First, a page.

Civilian review commission investigating conduct of Kinngait RCMP
Kinngait man knocked down by police vehicle in June wanted to see officers charged
Updated at 4:01 p.m.
The conduct of the Kinngait RCMP during a violent arrest captured on video is now under investigation by the force’s Civilian Review and Complaints Commission.
A video that circulated online on June 1 showed a Kinngait RCMP officer knocking down a 22-year-old man with the door of his truck before arresting him.
The man in the video was placed in the Kinngait detachment’s cells where he was allegedly beaten so severely by his cellmate that he was airlifted to Iqaluit for medical attention.
In a news release issued today, the commission said it has “initiated a complaint into the conduct of RCMP members involved in an incident in Kinngait (formerly known as Cape Dorset), Nunavut, on the evening of June 1, 2020.”
The CRCC investigation means the Kinngait RCMP now face three investigations into the events of the June 1 arrest, including an Ottawa Police Service investigation and an internal code of conduct investigation by the RCMP.
The CRCC is an independent agency that reviews complaints made by the public about on-duty RCMP members. The commission’s chairperson can also launch complaints if the chairperson “believes there are reasonable grounds to investigate.”
“I am concerned with the conduct of RCMP members involved in this serious incident and will monitor both the OPS investigation and the RCMP’s Code of Conduct investigation,” Michelaine Lahaie, the CRCC’s chairperson, said in the release.
“The CRCC’s investigation will provide an added level of scrutiny to the incident, as it will additionally examine the circumstances that led to the man being placed in a cell at the RCMP detachment where another detainee assaulted him and he needed to be airlifted to Iqaluit for treatment. I am aware that there is historical distrust by Inuit toward the police and I am committed to increasing RCMP accountability.”
The officer who knocked down the man was removed from the community and placed on administrative duties following the incident.
Since Jan. 1, there have been six incidents in the territory where the Ottawa Police Service has been called in to investigate. Three of those incidents were police-involved shootings, two of them fatal.
In a statement following the June 1 incident, Jeannie Ehaloak, Nunavut’s justice minister, said she had notified the CRCC and would “formally request a review.”
The CRCC’s investigation will specifically address:
- The circumstances leading up to the incident in question
- Whether the conduct of the RCMP member driving the vehicle was reasonable in the circumstances
- Whether the arrest of the man was reasonable in the circumstances
- Whether the use of force employed by RCMP members during the man’s arrest was reasonable in the circumstances
- Whether the man required and received adequate medical care following the initial incident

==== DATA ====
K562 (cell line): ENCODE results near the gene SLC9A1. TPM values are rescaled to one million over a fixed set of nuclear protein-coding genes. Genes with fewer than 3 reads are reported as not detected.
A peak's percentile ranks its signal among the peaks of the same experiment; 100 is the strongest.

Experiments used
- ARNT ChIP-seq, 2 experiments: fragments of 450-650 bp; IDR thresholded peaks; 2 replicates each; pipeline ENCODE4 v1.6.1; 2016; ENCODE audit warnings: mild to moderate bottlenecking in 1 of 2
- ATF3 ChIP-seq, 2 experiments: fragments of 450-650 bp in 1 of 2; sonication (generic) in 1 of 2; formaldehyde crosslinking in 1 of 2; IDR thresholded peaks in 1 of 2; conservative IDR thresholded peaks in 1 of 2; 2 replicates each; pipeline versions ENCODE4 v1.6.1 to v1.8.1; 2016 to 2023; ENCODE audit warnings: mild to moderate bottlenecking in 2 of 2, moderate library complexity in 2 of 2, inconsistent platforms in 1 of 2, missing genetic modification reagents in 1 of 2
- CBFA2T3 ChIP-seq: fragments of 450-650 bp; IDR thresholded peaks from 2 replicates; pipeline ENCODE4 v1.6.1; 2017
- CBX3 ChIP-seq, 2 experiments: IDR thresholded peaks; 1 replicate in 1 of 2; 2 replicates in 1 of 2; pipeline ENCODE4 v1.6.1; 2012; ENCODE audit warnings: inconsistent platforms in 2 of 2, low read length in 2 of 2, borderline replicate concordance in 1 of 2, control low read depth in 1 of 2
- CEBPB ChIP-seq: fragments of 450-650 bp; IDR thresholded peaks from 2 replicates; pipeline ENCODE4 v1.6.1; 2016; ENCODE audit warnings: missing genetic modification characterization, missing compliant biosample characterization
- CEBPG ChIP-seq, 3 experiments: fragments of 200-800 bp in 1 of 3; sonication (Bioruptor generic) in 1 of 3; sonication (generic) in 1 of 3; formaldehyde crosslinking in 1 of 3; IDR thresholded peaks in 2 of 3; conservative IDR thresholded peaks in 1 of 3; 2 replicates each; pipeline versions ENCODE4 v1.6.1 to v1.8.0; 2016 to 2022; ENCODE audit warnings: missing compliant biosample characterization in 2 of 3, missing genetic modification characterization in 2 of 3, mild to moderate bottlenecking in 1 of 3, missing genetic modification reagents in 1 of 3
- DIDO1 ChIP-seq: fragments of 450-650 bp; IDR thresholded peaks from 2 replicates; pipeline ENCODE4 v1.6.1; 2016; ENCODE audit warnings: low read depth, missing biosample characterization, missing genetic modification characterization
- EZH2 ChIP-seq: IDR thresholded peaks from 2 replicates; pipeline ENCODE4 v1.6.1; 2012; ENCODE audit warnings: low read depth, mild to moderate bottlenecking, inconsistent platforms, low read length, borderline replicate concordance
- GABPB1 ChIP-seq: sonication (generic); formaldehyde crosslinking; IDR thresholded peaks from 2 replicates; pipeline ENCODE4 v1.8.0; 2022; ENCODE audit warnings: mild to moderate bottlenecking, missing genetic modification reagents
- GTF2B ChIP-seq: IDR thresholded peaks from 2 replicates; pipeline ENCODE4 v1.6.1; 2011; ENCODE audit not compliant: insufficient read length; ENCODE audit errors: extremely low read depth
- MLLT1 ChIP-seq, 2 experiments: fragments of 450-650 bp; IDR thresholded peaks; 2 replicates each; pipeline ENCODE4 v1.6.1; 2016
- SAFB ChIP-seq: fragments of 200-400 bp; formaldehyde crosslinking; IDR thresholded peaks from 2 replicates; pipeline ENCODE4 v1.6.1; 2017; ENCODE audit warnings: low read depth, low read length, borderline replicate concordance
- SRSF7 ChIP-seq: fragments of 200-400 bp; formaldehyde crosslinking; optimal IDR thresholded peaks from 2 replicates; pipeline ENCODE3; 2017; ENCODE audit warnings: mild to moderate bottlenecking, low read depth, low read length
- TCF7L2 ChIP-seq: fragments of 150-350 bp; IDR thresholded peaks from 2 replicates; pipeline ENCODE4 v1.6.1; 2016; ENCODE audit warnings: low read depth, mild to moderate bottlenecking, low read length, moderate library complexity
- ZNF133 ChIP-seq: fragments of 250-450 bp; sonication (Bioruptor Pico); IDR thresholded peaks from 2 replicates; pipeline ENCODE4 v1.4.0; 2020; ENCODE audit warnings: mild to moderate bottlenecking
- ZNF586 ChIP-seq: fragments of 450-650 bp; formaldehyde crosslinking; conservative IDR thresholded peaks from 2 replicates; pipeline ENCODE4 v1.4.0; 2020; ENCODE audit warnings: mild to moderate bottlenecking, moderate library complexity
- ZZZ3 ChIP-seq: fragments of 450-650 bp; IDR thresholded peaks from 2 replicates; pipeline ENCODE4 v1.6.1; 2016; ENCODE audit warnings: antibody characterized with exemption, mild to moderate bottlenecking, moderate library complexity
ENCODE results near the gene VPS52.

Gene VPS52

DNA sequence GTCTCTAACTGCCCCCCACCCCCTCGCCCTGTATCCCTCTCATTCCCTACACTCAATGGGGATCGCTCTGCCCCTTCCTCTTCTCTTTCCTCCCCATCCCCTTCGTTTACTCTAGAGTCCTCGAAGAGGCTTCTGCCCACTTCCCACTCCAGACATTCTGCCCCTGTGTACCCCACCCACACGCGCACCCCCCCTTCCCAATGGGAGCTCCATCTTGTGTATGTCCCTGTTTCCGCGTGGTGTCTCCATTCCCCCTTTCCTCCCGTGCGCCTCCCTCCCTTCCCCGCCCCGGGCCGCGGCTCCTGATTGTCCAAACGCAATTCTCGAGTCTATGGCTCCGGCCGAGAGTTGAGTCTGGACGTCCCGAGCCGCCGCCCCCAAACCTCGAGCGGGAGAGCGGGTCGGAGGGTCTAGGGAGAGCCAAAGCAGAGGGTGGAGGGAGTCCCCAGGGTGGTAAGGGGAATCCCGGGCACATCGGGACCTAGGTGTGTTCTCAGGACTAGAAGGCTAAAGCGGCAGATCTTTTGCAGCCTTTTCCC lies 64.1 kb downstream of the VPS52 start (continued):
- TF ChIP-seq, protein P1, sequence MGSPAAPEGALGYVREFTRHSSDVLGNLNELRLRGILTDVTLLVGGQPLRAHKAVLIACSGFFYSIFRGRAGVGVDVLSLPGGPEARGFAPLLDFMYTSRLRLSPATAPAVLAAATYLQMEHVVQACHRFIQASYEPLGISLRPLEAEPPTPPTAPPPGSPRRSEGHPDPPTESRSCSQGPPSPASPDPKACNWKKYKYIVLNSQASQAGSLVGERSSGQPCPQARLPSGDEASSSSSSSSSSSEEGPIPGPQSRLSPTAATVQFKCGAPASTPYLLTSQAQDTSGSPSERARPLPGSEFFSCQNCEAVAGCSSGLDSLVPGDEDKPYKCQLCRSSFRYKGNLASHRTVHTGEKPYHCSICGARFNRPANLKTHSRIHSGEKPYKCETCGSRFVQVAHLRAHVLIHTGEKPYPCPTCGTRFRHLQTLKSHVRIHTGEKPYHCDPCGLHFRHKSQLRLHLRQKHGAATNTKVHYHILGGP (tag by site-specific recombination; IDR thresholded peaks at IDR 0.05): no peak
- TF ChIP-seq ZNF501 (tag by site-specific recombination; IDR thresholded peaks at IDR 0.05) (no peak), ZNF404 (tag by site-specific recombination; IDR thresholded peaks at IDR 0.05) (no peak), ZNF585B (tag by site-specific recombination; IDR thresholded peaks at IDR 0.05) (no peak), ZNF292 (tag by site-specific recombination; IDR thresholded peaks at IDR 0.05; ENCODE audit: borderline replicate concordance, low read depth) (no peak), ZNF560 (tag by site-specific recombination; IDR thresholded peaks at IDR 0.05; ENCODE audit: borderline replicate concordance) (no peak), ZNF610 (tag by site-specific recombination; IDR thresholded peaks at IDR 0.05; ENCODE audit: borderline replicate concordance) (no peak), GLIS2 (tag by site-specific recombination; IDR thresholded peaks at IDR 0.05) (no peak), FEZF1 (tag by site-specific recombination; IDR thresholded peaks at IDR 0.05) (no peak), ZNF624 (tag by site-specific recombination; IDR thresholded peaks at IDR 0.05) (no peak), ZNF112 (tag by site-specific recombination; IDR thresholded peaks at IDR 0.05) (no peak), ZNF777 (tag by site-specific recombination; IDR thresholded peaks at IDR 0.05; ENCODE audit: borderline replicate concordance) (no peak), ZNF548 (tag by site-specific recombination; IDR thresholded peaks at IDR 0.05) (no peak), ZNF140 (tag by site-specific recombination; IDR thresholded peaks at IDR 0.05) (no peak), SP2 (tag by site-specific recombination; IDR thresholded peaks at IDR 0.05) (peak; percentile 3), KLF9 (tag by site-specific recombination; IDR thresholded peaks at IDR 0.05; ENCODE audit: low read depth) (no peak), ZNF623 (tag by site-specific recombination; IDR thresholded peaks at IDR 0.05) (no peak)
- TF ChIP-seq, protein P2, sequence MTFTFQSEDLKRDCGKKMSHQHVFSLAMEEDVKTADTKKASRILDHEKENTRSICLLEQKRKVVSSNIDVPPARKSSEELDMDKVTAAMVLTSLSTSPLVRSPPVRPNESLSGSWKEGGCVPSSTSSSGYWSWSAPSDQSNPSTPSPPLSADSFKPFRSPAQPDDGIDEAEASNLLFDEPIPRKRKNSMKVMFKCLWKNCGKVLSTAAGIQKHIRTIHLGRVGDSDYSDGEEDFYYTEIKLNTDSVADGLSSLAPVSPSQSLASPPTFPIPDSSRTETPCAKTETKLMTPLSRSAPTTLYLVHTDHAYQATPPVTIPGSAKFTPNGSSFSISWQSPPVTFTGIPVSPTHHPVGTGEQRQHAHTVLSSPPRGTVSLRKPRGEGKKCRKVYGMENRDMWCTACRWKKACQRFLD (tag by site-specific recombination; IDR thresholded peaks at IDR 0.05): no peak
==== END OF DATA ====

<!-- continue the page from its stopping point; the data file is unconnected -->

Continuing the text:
- The circumstances surrounding the man’s alleged assault while in custody, whether reasonable steps were taken to ensure his safety, and whether the conditions of his detention were adequate
- Whether the man received adequate medical care following the incident in the cell
- The actions taken by the RCMP in response to this matter
“The RCMP members’ conduct will be assessed in accordance with relevant law and RCMP policy. Consideration will also be given as to whether racial bias and/or discrimination played a role in the man’s arrest and subsequent treatment,” the release said.
The man in the June 1 video told Nunatsiaq News in June, “I want to find those police and charge them.”
In an email, the CRCC said it would not be taking interviews from media at this time, but estimates the investigation will be complete within one year.
That timeline takes into account the need to wait for the final report from the Ottawa Police Service’s external investigation, a CRCC spokesperson said in the email. It also takes into account the CRCC’s agreement with the RCMP that allows the RCMP commissioner six months to respond to the CRCC’s report.
Public safety minister says RCMP will “cooperate fully” with investigation
Once the CRCC’s investigation is complete, an interim report outlining findings and recommendations will be sent to the federal public safety minister, Bill Blair, and RCMP Commissioner, Brenda Lucki.
The RCMP commissioner then has six months to provide a response and identify what actions will be taken.
If no actions are taken, the commissioner will have to provide reasons why.
A final report that includes the RCMP commissioner’s response will then be issued by the CRCC and the investigation process will be complete.
In an email, a spokesperson for Blair said the minister was aware the CRCC had launched a complaint and investigation and that “the RCMP will cooperate fully.”
“We continue to work with experts, impacted communities and individuals with lived experience of racism and discrimination to ensure our agencies serve without bias, and with a commitment to justice for everyone. We are supporting calls for the adoption of body-worn cameras to increase transparency and accountability for interactions with RCMP officers, and Minister Blair is currently reviewing ways to modernize policing structures and updating standards regarding the use of force,” the spokesperson said.
“Everyone deserves to feel safe, and Inuit communities are no exception. A professional police force that works to represent and protect everyone equally is a critical component of ensuring this.”
When asked for comment, Amanda Jones, chief superintendent of the Nunavut RCMP, said, “We welcome the CRCC’s review of the matters related to the incident in Kinngait on June 1, 2020. We will assist and support them in any way in their review.”
Additional information from the federal public safety minister was received after this story was first published and now has been added.